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Rivalry still in warm-up mode

Page 2 of 2 -- In the Sox first inning, outfielder Jay Payton (who's looked great so far this spring) got on base again with a hard single, and Edgar Renteria nearly put the Sox on top with a long foul ball to left that was just foul. David Ortiz followed suit hitting a long fly ball that was caught at the track.

Edgar Renteria got the crowd into it for a short time in the fourth when he nearly went into the outfield on a ground ball in the hole by Andy Phillips. Rent made a strong throw to first but Phillips was just safe. The shortstop's play reminded a few of the Ft. Myers faithful of the old Nomar Garciaparra, back when he used to go deep in the hole and got the runner at first on a regular basis.

A quick relay made up for some earlier sloppy outfield defense by Trot Nixon and prevented the Yankees' Bubba Crosby from hitting an inside-the-park home run deep to right center, but suddenly the Yankees were on top 4-0 and the fans grew restless.

The Sox were kept off the board in the early innings and their offense was quiet until Trot Nixon hit a bomb off lefty Alex Graman to make it 4-1 in the bottom of the fourth inning. Nixon can hit lefties, just give him the at-bats, Tito.

The formerly juiced Giambi crushed a home run over the 410-foot sign in right center field off John Halama, which quickly prompted cat calls of "He's juiced, it must be the steroids!" from the frustrated Sox fans behind the Yankees dugout. The "ste-roids!" and "BAL-CO!" chants were pretty tame, however, and they died out more quickly than the ancient "Yankees You-Know-What" chants do at Fenway in the new millennium.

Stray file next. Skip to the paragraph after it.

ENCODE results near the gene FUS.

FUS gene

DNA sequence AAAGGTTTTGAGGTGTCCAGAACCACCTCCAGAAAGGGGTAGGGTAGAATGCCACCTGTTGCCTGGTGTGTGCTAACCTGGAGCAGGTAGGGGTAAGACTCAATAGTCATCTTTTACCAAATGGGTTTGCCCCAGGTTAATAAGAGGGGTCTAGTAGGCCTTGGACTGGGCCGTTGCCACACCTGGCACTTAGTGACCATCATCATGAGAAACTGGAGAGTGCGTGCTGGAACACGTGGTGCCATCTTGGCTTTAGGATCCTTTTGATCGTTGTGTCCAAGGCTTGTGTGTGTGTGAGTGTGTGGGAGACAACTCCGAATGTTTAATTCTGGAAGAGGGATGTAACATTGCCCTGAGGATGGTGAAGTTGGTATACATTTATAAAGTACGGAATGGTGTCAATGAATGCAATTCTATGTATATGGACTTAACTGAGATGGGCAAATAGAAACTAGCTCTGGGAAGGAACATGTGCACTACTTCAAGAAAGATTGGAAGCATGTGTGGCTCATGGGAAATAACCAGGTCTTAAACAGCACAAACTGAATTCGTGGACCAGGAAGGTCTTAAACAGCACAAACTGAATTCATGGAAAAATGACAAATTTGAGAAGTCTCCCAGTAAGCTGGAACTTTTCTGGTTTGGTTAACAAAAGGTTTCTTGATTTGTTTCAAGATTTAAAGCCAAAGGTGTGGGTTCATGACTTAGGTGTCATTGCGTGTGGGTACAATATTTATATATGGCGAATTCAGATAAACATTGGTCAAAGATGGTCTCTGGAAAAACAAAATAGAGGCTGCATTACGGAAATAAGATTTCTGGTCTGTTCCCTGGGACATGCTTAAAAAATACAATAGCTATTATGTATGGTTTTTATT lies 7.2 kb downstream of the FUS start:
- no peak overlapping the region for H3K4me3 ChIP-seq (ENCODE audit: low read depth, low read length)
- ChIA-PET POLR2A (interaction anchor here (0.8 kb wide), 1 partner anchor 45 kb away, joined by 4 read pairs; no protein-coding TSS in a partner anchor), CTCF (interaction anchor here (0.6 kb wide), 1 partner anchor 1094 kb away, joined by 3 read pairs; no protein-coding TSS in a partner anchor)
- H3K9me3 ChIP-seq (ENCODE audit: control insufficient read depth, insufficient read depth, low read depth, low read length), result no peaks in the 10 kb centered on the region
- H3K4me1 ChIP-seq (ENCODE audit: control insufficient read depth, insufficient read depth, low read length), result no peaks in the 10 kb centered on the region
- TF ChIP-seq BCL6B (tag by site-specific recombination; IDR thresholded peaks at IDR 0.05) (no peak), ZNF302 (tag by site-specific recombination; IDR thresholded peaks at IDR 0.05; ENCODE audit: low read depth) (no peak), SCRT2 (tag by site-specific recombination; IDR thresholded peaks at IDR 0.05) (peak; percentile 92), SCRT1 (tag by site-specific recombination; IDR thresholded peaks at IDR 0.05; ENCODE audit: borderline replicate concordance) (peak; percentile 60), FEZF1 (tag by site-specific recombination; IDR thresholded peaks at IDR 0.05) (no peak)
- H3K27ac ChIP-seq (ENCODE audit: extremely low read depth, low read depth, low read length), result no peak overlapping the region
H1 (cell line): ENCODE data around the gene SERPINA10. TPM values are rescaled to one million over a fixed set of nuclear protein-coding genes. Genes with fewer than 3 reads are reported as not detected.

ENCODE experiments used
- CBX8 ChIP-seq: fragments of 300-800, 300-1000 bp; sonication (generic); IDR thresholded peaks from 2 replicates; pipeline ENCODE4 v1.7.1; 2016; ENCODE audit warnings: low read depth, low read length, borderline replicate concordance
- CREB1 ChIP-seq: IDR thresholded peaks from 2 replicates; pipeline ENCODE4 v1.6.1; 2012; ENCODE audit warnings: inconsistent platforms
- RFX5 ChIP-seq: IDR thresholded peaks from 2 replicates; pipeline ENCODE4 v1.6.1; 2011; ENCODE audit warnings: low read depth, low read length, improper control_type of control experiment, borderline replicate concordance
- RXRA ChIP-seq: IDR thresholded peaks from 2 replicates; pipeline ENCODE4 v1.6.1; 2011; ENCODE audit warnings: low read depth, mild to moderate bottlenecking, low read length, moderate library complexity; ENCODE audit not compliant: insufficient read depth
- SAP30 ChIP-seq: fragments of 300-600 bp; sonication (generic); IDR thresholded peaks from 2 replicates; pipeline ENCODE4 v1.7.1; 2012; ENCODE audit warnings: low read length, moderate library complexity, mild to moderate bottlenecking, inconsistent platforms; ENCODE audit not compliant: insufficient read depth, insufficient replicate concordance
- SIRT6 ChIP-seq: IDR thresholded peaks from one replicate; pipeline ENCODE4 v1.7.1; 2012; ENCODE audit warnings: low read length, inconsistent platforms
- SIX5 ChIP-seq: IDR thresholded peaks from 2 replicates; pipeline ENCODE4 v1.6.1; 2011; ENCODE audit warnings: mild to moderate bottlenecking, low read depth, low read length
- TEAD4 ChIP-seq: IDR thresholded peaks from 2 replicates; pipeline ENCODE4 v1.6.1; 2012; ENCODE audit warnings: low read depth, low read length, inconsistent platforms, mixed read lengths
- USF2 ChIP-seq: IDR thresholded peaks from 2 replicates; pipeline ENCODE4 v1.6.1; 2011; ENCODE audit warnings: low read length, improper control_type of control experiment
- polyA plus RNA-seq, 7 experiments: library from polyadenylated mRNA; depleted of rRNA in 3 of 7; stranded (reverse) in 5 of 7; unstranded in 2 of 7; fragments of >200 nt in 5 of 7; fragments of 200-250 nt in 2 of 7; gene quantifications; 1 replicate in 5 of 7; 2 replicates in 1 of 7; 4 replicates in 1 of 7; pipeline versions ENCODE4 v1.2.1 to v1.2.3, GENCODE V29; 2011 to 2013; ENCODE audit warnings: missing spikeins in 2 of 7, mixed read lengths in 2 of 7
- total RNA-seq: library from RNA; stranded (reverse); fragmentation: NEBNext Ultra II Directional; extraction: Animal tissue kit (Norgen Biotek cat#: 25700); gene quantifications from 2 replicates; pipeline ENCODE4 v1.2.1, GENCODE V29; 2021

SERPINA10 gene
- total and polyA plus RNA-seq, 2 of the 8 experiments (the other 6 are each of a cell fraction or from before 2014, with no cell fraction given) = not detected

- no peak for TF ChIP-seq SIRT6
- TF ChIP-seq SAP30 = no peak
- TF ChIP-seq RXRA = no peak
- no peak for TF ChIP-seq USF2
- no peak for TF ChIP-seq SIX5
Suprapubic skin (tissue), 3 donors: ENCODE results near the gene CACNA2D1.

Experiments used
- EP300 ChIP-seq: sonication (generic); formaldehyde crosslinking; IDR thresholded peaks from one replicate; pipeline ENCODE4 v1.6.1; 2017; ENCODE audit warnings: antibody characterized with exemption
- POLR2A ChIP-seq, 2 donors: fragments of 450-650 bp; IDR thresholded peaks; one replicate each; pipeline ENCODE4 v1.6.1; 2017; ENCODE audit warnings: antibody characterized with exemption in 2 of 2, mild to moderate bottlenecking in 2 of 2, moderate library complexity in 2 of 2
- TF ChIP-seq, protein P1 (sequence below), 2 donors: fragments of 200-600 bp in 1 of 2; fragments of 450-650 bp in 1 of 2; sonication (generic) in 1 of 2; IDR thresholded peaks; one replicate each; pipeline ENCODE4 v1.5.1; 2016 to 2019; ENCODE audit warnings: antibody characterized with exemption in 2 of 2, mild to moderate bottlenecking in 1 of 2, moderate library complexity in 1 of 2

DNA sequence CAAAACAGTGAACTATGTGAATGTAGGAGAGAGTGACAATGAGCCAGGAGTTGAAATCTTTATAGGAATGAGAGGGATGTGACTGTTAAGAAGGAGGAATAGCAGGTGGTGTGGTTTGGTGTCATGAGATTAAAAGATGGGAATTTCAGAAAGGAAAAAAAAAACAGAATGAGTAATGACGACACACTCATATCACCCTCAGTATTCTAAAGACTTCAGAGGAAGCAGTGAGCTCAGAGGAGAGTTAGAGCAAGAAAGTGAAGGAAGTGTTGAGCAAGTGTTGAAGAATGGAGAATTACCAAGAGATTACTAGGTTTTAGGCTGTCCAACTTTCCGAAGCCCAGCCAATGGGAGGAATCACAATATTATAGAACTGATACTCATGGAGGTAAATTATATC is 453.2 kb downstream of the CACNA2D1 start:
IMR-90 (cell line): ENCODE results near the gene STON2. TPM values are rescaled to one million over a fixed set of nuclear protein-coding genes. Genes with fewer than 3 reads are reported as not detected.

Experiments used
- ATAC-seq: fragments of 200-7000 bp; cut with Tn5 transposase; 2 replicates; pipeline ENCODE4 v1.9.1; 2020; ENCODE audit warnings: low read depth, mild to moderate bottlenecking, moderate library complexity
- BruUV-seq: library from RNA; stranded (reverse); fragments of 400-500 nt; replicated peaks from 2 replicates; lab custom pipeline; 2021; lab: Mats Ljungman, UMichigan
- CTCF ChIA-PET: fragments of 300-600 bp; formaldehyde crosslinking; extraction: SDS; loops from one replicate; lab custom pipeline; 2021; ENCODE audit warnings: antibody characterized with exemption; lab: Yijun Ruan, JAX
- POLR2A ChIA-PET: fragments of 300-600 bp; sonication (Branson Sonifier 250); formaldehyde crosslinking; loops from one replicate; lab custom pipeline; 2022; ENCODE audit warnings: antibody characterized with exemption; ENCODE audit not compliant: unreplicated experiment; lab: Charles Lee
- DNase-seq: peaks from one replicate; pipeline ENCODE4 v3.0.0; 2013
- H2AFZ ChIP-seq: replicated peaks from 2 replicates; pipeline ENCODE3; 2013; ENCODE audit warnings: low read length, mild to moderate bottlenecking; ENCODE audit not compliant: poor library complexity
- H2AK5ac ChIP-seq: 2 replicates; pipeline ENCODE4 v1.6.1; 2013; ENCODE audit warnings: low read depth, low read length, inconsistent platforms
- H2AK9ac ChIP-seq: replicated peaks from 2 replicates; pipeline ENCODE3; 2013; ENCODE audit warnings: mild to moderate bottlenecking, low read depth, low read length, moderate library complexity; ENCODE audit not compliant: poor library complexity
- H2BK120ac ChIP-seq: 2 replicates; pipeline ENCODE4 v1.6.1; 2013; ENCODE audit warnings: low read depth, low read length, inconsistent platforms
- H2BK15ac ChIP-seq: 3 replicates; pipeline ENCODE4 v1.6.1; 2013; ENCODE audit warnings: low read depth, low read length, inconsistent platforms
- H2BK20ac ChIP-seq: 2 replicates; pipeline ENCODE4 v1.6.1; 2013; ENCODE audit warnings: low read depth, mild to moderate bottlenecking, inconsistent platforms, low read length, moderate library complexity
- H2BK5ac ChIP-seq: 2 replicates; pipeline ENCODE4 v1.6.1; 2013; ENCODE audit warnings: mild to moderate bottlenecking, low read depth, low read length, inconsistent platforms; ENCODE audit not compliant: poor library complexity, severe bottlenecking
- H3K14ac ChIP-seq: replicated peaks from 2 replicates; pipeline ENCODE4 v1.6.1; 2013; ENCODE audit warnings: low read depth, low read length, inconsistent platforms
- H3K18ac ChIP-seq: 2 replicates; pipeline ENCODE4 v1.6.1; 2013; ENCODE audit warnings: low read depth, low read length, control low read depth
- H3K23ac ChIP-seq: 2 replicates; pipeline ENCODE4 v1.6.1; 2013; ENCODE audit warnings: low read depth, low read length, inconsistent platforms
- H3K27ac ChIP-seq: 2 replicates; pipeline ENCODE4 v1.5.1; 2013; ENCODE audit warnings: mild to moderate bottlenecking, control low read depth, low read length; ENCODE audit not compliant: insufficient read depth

By the time it was 5-1 bottom of the fifth, City of Palms Park sounded like a library. Suddenly you could hear the Yankees fans get their old bravado back for the first time: "Third strings winning. You can't even beat the third string!", yelled one loud New Yorker.

The Olde Towne Team nearly got back into the game in the bottom of the fifth as Nixon came up with Renteria on second and Payton on third with two out, but the old dirt dog grounded out weakly to end the rally.

Suddenly the crowd was on its feet again like the good old days at Fenway, even though the champs were down by four runs, because the PA system was blaring the Neil Diamond favorite, "Sweet Caroline", as fans sang in unison "Whoa-oh-oh!" Good times never seemed so good. And that would be as good as it got for the Sox last night as the fans soon saw Luis Mendoza on the mound and Matsui scoring on sac fly to put the Empire up 6-1 at the top of 7.

The remaining highlight was watching Bausher strike out Giambi on a floater. There was one more brief rally as Ramon Vazquez ripped his second hard hit of the night and a single by center fielder Adam Hyzdu soon made it 6-2 Yankees.

The rally allowed one more chance for the crowd to get into the game and a chant of "here we go Red Sox, here we go" (clap, clap) broke out momentarily as I wondered why this old-school lyric has disappeared from Fenway, replaced by the more pedestrian and lazy "Let's go Red Sox."

Kenny Perez hit nice line drive that almost extended the inning but it turned out to be a double play ball. Suddenly non-roster invitees Jeff Bailey (first base) and Tim Hummel (third base) were holding down the infield for Boston and Kris Wilson got lit up in top of the eighth to turn a 6-2 beating into 9-2 slaughter.

You could hear a pin drop in the City of Palms again until it was replaced by the shuffle of feet leaving the stadium. Sure, Sox fans were disappointed in the final score, but hey, this is spring, they're in Ft. Myers with shorts on, not shoveling snow in Boston.

Good times never seem so good, so good, so good ... 

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